COLUMBIA, SC (WIS) - In South Carolina, traditions run deep-especially in the kitchen.
“It’s your roots,” said Robert Williams, the Operations Manager at Lizard’s Thicket. “It’s what your grandparents told you, your great-grandparents when you grew up.”
That’s why when it comes to grubbing over the New Year’s holiday you’ve got to make sure you’re covering all the essentials.
“Black-eyed peas,” one man said. “My mom’s used to say it was for good luck, and greens, I ain’t too crazy about greens, but she said more money, so I eat a lot of greens.”
Some say eating collard greens and black-eyed peas, also called ‘Hoppin’ Johns’, on New Year’s Eve/Day is a tradition that pre-dates the Civil War. For a lot of folks around these parts, it’s a tradition that you just don’t want to mess with.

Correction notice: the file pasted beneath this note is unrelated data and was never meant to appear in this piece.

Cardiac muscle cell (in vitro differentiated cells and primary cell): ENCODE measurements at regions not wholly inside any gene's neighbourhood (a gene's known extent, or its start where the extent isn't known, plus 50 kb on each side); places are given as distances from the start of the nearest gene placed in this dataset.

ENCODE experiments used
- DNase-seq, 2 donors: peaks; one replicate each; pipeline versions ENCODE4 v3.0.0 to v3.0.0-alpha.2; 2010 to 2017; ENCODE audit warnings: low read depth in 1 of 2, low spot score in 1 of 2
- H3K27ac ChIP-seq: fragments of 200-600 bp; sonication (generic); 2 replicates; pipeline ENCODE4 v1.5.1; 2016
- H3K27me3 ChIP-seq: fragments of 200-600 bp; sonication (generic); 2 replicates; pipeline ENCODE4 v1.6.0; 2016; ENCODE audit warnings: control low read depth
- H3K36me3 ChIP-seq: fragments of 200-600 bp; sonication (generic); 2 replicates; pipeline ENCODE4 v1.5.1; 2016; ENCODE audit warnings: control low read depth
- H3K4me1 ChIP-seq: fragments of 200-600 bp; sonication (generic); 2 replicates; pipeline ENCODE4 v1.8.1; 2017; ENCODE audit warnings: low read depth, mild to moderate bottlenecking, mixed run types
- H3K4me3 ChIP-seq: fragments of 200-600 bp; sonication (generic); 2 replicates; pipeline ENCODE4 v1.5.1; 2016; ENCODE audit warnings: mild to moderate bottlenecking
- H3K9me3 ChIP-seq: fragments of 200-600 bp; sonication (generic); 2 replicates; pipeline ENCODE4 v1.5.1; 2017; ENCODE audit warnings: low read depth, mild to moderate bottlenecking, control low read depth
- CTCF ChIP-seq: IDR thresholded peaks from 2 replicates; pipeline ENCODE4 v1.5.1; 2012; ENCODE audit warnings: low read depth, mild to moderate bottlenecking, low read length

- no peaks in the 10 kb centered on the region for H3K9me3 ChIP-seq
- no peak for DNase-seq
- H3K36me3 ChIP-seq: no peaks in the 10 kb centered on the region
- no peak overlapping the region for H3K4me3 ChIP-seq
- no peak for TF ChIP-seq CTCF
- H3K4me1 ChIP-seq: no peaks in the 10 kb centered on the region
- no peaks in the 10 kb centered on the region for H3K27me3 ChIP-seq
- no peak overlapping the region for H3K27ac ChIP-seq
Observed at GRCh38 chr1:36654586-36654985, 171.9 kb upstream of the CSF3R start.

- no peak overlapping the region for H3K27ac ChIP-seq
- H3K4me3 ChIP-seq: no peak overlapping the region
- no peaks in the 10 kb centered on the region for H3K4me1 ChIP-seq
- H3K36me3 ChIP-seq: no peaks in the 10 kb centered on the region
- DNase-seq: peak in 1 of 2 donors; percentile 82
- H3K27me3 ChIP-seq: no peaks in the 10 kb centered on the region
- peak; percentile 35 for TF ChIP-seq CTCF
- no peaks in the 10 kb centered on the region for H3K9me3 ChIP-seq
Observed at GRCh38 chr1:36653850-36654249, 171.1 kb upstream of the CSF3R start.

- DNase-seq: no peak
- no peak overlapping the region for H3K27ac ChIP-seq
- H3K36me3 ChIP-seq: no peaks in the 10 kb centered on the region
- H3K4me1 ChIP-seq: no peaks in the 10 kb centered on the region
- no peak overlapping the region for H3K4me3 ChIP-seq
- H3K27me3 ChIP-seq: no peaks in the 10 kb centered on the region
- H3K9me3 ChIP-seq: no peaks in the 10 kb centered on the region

“The black-eyed peas are for coins, or for prosperity,” Williams said. “The collard greens are for folding money. Pork, whatever dish that maybe is for moving forward. Pigs root forward, so it’s the process of always moving forward and cornbread is supposed to represent gold.”
Not a bad batch to bring into the new year! Whether you’re heading to grandma’s or finding a plate somewhere else hopefully it’ll bring you the luck you’re looking for.
“It’s very serious in the south,” Williams said. “We all want good luck moving forward, we all want prosperity, so if this little bit helps, I think everybody’s willing to take a chance.”